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CWB
10-09-02, 04:27 PM
This may sound like a dumb question to you video card experts, but:

On every card Ive owned (GF2s, 3s, 4), the memory was clocked significantly slower than its actual rating. Why is this?

For example, if my GF4 TI4600 has 2.8 ns DDR=714 MHz (approximately), why does it come factory-clocked at 650?

Ive heard its for stability reasons, but isnt that exactly what the rating means? So if its rated to run at 714 MHz, why would it be unstable at that frequency?

2nd part of the question is: assuming above is true, is it really considered "overclocking" for me to to push that slider to 700 MHz? What possible risk do I run by setting the frequency to its actual rated speed?

Bigus Dickus
10-09-02, 04:49 PM
I'll offer one possible explanation: have you ever encountered the effect of a system scoring higher on tests with its system ram running at 133MHz Cas2 vs. 140MHz Cas3? The same could well be true on video cards... that is, manufacturers could have aggressive memory timings that have a better overall performance than a combination of less agressive timings and higher memory clock speeds.

And combined with the explanation that it is for stability reasons (that, with the agressive settings, they aren't comfortable running the memory at its maximum rated speed), I that probably covers it.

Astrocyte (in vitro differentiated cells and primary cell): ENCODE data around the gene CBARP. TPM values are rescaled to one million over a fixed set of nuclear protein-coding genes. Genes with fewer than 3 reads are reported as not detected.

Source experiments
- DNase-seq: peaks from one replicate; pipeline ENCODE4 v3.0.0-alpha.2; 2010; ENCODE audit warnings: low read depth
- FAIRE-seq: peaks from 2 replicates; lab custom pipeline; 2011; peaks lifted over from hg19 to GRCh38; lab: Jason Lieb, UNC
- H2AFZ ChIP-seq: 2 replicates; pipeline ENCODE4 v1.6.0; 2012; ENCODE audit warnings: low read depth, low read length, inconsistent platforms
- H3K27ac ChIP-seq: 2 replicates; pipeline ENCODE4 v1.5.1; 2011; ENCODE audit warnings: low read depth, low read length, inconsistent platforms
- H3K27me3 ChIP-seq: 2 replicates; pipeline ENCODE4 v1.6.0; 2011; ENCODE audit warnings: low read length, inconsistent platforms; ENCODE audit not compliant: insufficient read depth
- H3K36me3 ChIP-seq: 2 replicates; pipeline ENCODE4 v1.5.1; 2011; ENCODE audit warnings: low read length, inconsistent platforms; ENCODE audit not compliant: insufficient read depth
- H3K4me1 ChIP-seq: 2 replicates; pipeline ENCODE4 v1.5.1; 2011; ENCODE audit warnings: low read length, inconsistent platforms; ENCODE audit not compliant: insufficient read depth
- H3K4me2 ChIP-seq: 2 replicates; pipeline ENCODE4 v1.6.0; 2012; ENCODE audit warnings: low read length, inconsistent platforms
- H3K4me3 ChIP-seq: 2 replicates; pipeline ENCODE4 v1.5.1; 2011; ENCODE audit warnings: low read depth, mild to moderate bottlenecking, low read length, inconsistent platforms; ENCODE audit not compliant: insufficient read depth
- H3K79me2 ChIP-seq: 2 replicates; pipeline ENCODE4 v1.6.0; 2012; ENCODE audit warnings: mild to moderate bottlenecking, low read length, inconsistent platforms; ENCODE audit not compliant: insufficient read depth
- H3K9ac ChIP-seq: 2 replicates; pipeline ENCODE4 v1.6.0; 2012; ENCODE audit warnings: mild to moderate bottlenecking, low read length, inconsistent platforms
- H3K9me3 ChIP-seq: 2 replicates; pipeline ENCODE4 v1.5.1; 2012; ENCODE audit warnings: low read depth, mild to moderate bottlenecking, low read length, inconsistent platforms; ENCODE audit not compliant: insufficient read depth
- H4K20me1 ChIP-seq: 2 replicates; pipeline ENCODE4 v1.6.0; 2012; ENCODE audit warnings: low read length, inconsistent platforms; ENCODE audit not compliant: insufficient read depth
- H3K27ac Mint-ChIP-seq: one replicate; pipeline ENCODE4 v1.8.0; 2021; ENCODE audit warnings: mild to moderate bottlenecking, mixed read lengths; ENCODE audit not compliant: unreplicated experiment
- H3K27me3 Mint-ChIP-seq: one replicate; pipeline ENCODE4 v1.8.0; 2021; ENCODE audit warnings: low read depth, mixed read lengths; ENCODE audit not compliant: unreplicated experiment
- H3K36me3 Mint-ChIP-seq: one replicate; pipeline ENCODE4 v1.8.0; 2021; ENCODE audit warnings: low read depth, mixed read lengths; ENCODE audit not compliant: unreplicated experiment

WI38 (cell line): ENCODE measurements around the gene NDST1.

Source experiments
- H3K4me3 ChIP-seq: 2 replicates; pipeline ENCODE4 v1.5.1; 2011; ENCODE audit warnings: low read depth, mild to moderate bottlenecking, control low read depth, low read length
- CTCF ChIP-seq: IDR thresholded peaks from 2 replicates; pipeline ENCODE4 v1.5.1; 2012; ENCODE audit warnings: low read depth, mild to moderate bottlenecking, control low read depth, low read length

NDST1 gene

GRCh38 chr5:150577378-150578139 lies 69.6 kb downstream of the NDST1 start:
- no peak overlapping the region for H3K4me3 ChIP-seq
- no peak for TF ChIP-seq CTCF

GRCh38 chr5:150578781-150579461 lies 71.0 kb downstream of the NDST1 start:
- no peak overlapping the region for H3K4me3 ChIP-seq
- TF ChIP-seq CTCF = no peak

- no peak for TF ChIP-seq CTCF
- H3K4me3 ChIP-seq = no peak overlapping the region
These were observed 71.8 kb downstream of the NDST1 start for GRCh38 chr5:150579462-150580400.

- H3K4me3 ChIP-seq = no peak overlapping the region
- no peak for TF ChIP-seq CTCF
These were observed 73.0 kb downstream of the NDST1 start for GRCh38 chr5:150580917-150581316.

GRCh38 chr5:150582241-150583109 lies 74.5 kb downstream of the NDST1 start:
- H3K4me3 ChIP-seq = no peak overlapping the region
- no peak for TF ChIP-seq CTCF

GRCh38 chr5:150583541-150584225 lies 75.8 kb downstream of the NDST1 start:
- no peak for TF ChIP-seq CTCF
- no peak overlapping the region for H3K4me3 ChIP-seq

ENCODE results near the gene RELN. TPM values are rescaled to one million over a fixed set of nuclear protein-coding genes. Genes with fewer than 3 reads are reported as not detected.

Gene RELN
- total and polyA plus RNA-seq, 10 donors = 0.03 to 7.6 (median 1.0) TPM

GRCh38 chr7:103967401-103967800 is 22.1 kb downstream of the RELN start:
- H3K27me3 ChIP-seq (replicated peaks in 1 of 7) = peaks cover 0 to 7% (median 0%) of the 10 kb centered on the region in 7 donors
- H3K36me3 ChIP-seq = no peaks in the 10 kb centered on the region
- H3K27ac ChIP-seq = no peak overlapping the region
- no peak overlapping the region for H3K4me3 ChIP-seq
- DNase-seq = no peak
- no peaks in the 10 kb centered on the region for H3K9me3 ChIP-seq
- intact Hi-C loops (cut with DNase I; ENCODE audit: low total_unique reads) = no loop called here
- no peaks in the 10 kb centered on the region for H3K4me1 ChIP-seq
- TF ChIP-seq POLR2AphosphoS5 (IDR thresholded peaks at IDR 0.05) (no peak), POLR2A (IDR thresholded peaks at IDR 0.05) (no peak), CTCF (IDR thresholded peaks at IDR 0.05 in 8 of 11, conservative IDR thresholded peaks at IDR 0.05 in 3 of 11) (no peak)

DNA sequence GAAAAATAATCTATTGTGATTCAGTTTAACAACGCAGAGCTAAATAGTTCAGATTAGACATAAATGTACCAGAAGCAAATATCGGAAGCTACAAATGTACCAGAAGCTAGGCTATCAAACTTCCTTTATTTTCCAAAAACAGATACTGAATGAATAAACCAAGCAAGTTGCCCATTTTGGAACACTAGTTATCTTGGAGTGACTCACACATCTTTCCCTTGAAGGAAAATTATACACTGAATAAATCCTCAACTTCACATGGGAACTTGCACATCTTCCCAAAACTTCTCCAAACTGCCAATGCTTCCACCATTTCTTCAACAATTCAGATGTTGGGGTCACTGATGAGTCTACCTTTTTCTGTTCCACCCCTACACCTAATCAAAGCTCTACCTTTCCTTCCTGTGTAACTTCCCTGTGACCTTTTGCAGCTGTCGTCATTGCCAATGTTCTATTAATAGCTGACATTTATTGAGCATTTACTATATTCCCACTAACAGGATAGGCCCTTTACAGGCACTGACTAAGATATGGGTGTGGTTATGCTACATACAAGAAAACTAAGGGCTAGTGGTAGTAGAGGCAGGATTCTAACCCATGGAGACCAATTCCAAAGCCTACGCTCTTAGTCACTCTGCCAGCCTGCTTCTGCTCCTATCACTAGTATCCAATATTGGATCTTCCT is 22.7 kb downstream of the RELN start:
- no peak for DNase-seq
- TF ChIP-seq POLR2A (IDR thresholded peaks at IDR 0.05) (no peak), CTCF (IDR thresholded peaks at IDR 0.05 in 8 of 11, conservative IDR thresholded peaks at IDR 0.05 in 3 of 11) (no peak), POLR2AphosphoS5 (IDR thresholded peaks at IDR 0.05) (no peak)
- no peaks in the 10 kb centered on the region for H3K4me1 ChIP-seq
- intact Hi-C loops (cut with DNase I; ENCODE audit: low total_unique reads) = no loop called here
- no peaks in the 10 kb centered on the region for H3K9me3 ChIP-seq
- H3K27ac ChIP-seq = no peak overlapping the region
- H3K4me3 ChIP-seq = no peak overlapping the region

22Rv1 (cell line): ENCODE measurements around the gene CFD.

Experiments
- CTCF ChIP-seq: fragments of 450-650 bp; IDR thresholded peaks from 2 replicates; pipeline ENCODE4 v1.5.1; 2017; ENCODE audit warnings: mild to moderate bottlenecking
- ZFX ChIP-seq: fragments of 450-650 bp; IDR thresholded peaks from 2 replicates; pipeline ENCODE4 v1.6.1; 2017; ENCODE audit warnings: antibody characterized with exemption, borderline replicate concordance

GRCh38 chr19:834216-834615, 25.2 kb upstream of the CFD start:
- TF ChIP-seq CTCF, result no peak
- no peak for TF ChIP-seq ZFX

I could be entirely wrong though... perhaps they just don't like numbers like 714? :D

CWB
10-09-02, 04:57 PM
Yeah, 714 is an awkward number. But 700 would put the card at just under its rated speed, thereby helping stability as well as making the card a bit faster.

And yes, I see what youre saying about the memory; a friend and I have almost same systems, except that I have DDR 266 and he has 333. However, mine tests better because I run mine at 2-2-2-5 (Crucial), whereas he cannot (bargain-bin crap).

StealthHawk
10-09-02, 05:50 PM
i would say, incrementally overclock your memory and do extensive testing. then stick with whatever is the highest setting that you can keep the card running stable at.

also, when evaluating information from other threads, it seems like even though video memory is rated at a certain speed, not all memory can actually achieve that speed. so that could be due to several different factors like: immature process, "cheap" high end memory, or aggressive timings that destabilize at higher frequencies.

for example, supposedly many early GF3 users couldn't overclock their memory that much, but GF3Ti500 users(which used memory of the same spec) could overclock further, and indeed the memory was clocked higher at default than the original GF3's memory was.